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Industry woes

It is undeniable that post-secondary music education in the United States finds itself today at a crossroads. While the number of full-time jobs in music performance is steadily shrinking (consider that a typical bassoon has two to four times as many keys as there are living-wage bassoon openings across the country in a given year), institutions of higher learning continue to produce ever-growing numbers of qualified graduates.

Of course, this problem does not pertain only to bassoonists. The U.S. Bureau of Labor Statistics does not even maintain a wages category for musicians because of an insufficient number of persons in the industry holding salaried positions. Meanwhile, three of the largest university music programs in the U.S. enroll more than 4000 students annually, and about 8000 music performance degrees are granted around the country in a given year.*

Some music educators and administrators seem to act oblivious to this reality, believing that a student’s talent and hard work will lead to professional success; all too often, this is understood in the traditional sense of securing an orchestral position. This approach is increasingly questionable given that even prior to the onset of COVID-19, AFM and ROPA reported the existence of fewer than sixty symphony orchestras in the U.S. paying their musicians a living wage.* Naturally, not every performance major playing an orchestral instrument dreams of a job as a member of a symphony orchestra, but it is probably a safe assumption that most do.

Thankfully, a growing number of educators and decision-makers seem committed to making at least incremental changes within the broader industry. On an institutional level, such initiatives are thus far limited to only a handful of music programs which have begun to look beyond last century’s go-to model of a symphony job as the most desirable destination for their graduates. Interestingly, my research in this area indicates that music schools that embrace innovation are more attractive to prospective students, which in turn allows them to be more selective, and thus to provide the highest possible level of musical training. This, in turn, impacts alumni outcomes, and therefore helps attract top talent in the future. Indeed, if the innovative approach to classical music performance training were to gain real traction, institutions that find themselves at the forefront of this shift might well be poised to become the new leaders in tomorrow’s music performance educational landscape.

Undoubtedly, the time for innovation within the music performance training sector is now. As the College Music Symposium aptly observes, performance curricula have not seen substantive change in the span of the past century.* Needless to say, much has changed in the interim, and as such, beyond the necessary shift in mentality that needs to occur on the part of music students and their parents as well as private teachers, universities too ought to recognize this new reality and look for a modern-day approach to music education. Overhauling music performance curricula in order to better reflect the actual conditions that depict the job market is an important step in the direction of aligning learning outcomes with the demands of the evolving profession.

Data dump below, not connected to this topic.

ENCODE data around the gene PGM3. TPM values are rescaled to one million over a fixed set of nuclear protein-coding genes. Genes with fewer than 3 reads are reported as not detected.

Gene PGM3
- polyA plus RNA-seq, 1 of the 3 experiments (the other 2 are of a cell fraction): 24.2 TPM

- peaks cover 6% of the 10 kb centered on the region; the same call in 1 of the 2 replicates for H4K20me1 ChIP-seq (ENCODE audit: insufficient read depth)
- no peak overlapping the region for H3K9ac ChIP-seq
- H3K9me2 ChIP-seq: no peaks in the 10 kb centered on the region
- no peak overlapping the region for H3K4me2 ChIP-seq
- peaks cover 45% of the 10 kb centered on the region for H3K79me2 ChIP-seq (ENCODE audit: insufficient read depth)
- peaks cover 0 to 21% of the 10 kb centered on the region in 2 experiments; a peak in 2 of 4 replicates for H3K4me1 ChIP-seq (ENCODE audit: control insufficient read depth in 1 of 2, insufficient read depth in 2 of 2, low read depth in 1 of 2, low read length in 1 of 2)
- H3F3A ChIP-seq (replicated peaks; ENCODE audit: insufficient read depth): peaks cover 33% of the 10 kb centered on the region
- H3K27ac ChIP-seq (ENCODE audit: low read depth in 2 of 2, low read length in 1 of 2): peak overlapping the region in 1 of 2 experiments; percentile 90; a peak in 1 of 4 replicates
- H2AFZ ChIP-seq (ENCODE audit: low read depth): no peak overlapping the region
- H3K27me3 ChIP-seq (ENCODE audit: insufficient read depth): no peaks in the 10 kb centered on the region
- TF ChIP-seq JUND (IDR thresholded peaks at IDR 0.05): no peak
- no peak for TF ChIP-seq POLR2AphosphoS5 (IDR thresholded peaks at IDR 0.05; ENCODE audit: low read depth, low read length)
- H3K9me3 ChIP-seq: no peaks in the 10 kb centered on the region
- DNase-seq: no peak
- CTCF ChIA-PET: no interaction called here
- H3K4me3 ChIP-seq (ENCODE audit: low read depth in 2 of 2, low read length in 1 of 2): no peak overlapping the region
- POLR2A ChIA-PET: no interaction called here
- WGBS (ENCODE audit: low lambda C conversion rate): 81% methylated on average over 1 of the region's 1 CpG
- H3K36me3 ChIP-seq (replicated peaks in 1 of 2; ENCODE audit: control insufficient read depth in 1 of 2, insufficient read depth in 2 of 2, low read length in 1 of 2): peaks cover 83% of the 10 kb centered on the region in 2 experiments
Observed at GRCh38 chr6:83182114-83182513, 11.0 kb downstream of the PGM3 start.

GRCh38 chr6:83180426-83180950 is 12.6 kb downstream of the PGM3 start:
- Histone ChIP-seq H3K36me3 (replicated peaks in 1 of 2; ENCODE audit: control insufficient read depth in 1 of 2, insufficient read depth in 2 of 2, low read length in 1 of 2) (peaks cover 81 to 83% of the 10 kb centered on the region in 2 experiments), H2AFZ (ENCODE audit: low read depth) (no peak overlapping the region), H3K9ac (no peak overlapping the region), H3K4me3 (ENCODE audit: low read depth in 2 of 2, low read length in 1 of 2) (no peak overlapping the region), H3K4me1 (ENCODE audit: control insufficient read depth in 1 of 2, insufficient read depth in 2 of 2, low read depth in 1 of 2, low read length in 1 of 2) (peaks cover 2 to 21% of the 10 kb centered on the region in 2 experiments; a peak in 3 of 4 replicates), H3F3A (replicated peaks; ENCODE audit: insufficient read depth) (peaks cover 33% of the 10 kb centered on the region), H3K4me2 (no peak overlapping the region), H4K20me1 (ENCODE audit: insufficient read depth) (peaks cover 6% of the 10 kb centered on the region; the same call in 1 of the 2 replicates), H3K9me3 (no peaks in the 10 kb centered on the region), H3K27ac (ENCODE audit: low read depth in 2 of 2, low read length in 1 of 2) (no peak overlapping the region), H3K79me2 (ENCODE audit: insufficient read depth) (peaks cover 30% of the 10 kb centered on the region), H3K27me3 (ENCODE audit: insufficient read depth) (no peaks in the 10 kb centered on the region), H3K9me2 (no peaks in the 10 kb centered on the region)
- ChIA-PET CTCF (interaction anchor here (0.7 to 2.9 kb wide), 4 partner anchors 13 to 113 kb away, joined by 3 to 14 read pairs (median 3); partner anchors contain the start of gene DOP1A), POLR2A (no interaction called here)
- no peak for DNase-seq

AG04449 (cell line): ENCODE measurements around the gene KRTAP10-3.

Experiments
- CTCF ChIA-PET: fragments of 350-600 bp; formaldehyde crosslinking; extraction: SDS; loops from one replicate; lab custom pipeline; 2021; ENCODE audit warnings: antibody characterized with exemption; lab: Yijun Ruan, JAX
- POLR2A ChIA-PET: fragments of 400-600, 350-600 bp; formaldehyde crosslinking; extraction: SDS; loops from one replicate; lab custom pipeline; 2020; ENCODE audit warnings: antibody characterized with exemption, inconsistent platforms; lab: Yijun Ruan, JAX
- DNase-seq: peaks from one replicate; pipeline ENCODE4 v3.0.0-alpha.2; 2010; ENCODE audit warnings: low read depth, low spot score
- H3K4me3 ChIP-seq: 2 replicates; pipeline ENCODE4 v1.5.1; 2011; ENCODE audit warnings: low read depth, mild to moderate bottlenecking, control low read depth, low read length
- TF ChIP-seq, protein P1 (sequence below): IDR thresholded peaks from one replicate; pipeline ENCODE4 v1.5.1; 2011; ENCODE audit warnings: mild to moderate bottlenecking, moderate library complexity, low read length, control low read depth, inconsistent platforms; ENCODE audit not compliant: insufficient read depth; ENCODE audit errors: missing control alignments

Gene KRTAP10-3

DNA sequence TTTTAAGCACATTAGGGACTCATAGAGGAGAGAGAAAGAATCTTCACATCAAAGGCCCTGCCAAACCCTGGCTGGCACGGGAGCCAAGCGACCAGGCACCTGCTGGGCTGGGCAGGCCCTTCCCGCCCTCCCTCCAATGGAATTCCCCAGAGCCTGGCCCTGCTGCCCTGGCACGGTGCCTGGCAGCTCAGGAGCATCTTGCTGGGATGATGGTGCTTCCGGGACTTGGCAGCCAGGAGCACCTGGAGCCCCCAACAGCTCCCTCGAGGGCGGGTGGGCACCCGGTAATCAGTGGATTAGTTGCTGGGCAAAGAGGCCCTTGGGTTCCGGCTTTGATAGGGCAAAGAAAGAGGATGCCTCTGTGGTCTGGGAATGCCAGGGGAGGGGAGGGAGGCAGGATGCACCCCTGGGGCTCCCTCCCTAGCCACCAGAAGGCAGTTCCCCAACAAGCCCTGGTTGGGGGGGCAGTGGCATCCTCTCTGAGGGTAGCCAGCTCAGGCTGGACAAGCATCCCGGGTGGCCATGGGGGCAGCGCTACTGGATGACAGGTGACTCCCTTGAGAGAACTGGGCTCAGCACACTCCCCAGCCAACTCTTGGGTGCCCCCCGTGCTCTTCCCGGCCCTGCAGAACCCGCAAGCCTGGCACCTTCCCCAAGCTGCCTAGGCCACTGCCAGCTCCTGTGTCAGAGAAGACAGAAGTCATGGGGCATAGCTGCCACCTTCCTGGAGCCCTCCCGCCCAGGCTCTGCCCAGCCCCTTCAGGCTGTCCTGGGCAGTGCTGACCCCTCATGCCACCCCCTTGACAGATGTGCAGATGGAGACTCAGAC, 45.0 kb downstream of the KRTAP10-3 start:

In my own journey as an educator, I have sought ways to help equip students with the tools which they need to face the demands of today’s music profession. Following my successful management of SMU's chamber music program, in the Spring semester of 2018 I launched what had proven to be an innovative and highly-praised new course on the secrets of wind playing. Organized around the vicarious pedagogical model that takes advantage of the many benefits of group instruction, the course involved active learning techniques and peer-learning, and also included a robust lecture component which, in addition to covering the four cornerstones of wind performance (air, embouchure, fingers, and tongue), addressed topics such as: entrepreneurial career planning, musical talent and musical intelligence, performance anxiety, and more. Due to popular demand, I also established a mechanism whereby I taught individual lessons to advanced students from virtually all of the Meadows School of the Arts woodwind studios, which focused primarily on topics such as phrasing and interpretation, early music ornamentation, orchestral audition/competition preparation, and extended techniques. The enthusiasm with which SMU woodwind students responded to these curricular offerings reinforces my belief in the need for a fresh approach to training tomorrow’s performers and educators.

The legal maxim Eius est interpretare legem cuius condere states: whoever is authorized to establish the law is authorized to interpret it. Individual faculty may feel powerless when it comes to enacting curricular changes. And yet, in designing our classroom contracts we retain considerable latitude to steer instructional methods and content in the direction of reflecting as much as possible the current realities of the music profession in order to prepare students for attainable and satisfying careers.

*If you wish to see references supporting claims made in this post, please contact me directly.


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